"We need to act right now to stop burning fossil fuels and ensure a rapid energy revolution with equity, reparations and climate justice at its heart," organizers say.

There's no doubt the visual images from the marches send a powerful message to those on the ground but especially those watching from around the world. GOOD's own Gabriel Reilich was on the scene for the largest of the Climate Strikes. Here are 18 of the best signs from the Climate Strike march in New York City.

Keep Reading Show less

September 20th marks the beginning of a pivotal push for the future of our planet. The Global Climate Strike will set the stage for the United Nations Climate Action Summit, where more than 60 nations are expected to build upon their commitment to 2015's Paris Agreement for combating climate change.

Millions of people are expected to take part in an estimated 4,000 events across 130 countries.

Keep Reading Show less
The Planet
via Apple

When the iPhone 11 debuted on September 10, it was met with less enthusiasm than the usual iPhone release. A lot of techies are holding off purchasing the latest gadget until Apple releases a phone with 5G technology.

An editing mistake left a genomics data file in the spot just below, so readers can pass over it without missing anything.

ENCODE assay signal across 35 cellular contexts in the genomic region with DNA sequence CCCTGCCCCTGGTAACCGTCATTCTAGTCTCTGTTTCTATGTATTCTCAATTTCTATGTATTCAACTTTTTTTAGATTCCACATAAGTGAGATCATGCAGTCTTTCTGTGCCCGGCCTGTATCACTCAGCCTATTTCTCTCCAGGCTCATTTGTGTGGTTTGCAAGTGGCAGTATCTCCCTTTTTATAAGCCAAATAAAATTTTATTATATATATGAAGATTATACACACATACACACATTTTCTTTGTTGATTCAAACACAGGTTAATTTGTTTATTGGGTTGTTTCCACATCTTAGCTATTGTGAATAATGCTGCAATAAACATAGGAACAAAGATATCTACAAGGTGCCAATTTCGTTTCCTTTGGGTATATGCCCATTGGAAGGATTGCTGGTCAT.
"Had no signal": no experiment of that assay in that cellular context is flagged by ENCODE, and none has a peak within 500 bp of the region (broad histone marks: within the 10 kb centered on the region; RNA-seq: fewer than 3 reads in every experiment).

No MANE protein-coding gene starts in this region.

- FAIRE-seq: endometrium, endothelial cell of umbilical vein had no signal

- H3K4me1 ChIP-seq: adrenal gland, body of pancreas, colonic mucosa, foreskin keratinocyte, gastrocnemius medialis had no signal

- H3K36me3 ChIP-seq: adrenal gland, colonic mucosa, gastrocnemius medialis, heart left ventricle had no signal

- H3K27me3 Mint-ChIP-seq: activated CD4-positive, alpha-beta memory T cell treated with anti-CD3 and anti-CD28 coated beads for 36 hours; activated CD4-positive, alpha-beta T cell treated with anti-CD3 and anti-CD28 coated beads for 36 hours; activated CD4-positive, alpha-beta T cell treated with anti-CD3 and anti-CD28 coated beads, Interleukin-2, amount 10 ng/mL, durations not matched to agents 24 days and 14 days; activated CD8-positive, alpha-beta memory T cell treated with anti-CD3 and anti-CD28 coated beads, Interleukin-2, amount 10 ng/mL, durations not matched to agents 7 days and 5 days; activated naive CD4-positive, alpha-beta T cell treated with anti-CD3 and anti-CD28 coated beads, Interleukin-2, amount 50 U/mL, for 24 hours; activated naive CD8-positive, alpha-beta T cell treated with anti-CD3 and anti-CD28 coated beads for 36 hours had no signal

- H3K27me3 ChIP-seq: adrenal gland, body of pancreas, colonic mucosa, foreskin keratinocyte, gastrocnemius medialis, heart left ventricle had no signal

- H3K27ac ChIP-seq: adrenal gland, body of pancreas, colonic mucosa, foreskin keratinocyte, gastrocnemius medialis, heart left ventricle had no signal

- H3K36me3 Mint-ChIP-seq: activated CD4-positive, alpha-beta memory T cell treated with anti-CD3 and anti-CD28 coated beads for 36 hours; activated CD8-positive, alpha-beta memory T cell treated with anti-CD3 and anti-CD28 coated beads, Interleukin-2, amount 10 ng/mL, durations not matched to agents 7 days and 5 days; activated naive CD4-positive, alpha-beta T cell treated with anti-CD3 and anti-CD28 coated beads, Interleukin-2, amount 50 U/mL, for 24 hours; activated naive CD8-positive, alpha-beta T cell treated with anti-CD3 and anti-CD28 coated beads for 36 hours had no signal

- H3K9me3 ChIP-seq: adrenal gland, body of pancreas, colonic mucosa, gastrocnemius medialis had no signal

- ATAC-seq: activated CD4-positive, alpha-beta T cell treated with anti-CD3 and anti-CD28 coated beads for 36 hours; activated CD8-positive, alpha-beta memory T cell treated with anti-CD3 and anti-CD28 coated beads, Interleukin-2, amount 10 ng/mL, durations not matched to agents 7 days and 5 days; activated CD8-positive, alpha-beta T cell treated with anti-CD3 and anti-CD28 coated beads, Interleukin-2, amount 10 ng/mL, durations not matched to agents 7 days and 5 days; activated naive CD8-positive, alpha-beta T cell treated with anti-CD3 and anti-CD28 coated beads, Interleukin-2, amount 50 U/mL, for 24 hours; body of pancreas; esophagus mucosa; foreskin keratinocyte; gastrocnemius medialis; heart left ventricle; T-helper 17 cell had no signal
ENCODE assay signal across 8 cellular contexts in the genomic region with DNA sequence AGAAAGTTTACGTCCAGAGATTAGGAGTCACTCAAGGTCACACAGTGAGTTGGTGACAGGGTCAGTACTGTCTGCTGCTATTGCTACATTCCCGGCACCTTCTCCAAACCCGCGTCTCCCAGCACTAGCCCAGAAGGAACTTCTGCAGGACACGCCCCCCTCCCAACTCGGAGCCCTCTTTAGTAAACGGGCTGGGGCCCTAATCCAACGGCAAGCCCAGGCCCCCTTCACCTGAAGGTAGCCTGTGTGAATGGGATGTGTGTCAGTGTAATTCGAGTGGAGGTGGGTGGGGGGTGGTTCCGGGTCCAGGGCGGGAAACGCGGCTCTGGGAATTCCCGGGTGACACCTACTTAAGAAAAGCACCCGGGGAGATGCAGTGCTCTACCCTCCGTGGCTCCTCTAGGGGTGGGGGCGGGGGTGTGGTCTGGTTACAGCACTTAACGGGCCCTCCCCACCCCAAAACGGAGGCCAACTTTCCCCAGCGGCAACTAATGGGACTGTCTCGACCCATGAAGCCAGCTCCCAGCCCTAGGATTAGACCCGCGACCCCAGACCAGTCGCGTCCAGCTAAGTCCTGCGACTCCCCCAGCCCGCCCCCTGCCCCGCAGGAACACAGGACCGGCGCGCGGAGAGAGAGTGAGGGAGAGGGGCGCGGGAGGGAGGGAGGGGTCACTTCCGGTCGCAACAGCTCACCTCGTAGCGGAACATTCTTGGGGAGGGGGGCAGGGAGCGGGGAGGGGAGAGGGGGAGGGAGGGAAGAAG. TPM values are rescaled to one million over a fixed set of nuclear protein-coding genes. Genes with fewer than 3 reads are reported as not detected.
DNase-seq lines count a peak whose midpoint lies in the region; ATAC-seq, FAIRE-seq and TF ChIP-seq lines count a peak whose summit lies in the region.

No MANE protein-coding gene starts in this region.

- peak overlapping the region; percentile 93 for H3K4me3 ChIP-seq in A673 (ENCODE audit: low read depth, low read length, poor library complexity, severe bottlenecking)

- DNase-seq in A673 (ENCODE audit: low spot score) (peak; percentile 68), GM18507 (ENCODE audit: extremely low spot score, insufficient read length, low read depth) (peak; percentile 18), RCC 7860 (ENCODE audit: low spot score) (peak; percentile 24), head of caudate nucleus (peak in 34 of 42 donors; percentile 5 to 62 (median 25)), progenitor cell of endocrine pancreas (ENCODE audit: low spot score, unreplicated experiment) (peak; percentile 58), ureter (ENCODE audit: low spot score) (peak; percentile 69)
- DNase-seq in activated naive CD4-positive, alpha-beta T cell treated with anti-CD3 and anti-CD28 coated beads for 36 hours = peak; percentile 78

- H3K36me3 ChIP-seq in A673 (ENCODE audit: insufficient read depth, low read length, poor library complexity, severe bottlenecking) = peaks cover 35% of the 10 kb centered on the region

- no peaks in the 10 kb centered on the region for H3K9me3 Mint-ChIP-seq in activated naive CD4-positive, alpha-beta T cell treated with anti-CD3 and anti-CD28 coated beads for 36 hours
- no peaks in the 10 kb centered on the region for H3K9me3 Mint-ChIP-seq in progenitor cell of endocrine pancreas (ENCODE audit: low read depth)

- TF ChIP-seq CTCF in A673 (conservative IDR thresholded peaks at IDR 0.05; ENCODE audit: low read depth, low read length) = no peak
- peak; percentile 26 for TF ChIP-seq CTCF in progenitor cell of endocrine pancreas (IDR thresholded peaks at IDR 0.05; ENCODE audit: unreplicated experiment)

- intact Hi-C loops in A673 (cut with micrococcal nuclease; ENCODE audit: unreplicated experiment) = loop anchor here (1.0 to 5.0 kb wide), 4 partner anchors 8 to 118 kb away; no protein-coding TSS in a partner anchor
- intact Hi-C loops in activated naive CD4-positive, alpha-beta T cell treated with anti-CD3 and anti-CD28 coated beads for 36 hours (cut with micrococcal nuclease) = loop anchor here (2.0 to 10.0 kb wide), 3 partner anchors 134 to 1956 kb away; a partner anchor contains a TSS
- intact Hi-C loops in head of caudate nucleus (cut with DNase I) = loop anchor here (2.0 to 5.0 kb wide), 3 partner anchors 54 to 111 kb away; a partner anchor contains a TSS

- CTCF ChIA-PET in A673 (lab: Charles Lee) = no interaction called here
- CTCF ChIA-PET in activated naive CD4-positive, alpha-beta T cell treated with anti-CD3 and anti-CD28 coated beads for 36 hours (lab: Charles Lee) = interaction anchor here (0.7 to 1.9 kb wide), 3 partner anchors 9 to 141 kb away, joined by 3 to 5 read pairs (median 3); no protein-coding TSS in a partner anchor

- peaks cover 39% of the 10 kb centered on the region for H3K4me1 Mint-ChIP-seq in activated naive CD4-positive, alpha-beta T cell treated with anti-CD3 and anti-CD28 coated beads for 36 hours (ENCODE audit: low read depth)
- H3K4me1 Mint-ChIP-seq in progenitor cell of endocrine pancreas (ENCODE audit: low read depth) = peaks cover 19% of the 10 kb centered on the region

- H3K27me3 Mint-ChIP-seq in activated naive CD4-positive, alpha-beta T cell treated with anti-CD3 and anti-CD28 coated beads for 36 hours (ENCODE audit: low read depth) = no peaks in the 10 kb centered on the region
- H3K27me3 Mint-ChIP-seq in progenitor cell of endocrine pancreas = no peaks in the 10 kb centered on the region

Major US phone carriers have yet to build out the infrastructure necessary to provide a consistent 5G experience, so Apple didn't feel it necessary to integrate the technology into its latest iPhone.

A dramatic new feature on the iPhone 11 Pro is its three camera lenses. The three lenses give users the the original wide, plus ultrawide and telephoto options.

Keep Reading Show less
via I love butter / Flickr

We often dismiss our dreams as nonsensical dispatches from the mind while we're deep asleep. But recent research proves that our dreams can definitely affect our waking lives.

People often dream about their significant others and studies show it actually affects how we behave towads them the next day.

"A lot of people don't pay attention to their dreams and are unaware of the impact they have on their state of mind," said Dylan Selterman, psychology lecturer at the University of Maryland, says according to The Huffington Post. "Now we have evidence that there is this association."

Keep Reading Show less